You manufacture in the UK and Portugal. Is there a bigger scheme or philosophy for you to bring more manufacturing back to the UK? 

“There are things you can't produce in this country anymore. So, you can't produce shirts really. There are a couple of shirtmakers left, but not really very many. The best shirtmakers are down in Portugal at the moment. Deconstructed tailoring is better done in Portugal and constructed tailoring can definitely be produced here in the UK. We have a pretty healthy mix of the two. I'm very pro-British cloth in the winter. You're generally better off buying Italian cloth for summer, however, there's a caveat there because we sell a lot of linen and we buy a lot of linen from Northern Ireland. If I'm making shirts, the shirtmaker is probably 10 miles away from the shirt mill down in Portugal. So that tells you that we're keeping the footprint to an absolute minimum the whole time, and that's my objective for the business going forward, especially in light of what's going on. I want the business to become more organic with a smaller footprint. I think that's a very, very important thing. And yes, it does cost me more money to do that, but that's the business of the future in my mind.”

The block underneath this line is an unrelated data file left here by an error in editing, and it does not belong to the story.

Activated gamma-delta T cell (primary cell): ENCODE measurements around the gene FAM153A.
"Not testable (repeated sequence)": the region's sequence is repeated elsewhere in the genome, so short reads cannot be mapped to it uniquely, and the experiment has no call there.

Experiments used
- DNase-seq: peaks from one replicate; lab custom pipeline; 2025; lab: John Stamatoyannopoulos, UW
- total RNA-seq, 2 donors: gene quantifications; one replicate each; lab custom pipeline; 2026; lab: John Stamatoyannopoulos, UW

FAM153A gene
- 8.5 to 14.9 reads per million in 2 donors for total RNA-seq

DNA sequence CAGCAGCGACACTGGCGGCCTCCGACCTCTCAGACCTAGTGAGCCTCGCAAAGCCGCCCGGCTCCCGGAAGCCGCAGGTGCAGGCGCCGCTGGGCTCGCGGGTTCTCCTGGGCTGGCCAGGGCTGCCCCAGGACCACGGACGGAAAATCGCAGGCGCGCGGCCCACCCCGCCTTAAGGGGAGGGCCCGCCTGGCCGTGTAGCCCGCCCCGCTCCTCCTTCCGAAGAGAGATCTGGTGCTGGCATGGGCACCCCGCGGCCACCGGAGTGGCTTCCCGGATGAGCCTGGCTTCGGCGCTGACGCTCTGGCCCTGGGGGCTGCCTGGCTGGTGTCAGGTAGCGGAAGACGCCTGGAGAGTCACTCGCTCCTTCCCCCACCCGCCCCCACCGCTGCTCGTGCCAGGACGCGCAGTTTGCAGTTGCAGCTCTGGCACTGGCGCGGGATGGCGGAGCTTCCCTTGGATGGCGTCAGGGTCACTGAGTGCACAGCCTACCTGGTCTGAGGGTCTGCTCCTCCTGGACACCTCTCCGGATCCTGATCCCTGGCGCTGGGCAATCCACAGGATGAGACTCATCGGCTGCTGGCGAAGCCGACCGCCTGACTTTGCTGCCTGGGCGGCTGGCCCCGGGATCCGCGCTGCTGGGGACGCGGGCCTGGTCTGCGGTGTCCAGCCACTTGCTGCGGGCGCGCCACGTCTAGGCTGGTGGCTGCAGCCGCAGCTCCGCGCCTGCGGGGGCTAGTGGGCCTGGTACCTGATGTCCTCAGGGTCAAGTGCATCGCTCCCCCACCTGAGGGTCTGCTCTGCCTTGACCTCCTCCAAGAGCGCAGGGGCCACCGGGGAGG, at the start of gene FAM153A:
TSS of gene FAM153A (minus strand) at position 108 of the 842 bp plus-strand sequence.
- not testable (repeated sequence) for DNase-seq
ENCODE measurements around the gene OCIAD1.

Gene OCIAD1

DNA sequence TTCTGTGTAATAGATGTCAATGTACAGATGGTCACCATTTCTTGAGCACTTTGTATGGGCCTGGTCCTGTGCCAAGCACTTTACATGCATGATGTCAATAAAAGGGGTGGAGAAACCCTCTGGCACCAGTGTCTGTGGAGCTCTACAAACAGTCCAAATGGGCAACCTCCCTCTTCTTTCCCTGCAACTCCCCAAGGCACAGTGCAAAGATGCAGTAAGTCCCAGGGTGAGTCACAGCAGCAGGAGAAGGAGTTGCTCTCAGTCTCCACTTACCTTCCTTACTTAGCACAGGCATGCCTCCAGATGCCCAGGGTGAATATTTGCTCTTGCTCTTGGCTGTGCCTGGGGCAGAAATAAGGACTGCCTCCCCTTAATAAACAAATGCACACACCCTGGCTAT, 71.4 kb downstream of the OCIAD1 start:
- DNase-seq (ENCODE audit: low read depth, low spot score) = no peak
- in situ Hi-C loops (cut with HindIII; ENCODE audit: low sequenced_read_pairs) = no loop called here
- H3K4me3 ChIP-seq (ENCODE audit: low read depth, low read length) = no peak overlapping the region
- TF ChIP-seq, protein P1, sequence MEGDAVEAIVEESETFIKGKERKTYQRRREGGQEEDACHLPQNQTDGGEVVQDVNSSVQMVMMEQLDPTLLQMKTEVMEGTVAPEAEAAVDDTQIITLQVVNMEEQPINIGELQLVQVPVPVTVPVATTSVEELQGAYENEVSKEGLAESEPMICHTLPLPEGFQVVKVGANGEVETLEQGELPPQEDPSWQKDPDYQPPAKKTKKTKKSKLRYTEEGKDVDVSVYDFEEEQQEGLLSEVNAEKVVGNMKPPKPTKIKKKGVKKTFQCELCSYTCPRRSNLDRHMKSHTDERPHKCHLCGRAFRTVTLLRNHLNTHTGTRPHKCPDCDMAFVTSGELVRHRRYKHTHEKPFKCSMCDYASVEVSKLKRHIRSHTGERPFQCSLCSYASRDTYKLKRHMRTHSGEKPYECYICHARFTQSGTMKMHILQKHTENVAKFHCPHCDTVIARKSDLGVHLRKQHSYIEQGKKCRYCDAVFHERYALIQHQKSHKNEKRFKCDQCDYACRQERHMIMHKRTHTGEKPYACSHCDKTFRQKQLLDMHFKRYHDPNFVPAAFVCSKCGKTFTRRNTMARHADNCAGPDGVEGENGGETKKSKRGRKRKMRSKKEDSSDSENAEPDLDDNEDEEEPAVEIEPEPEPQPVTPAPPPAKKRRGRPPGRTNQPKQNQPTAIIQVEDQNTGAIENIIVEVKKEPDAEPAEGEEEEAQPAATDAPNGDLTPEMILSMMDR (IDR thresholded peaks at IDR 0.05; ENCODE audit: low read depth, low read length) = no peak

In light of the current pandemic, how have the goalposts changed for the brand?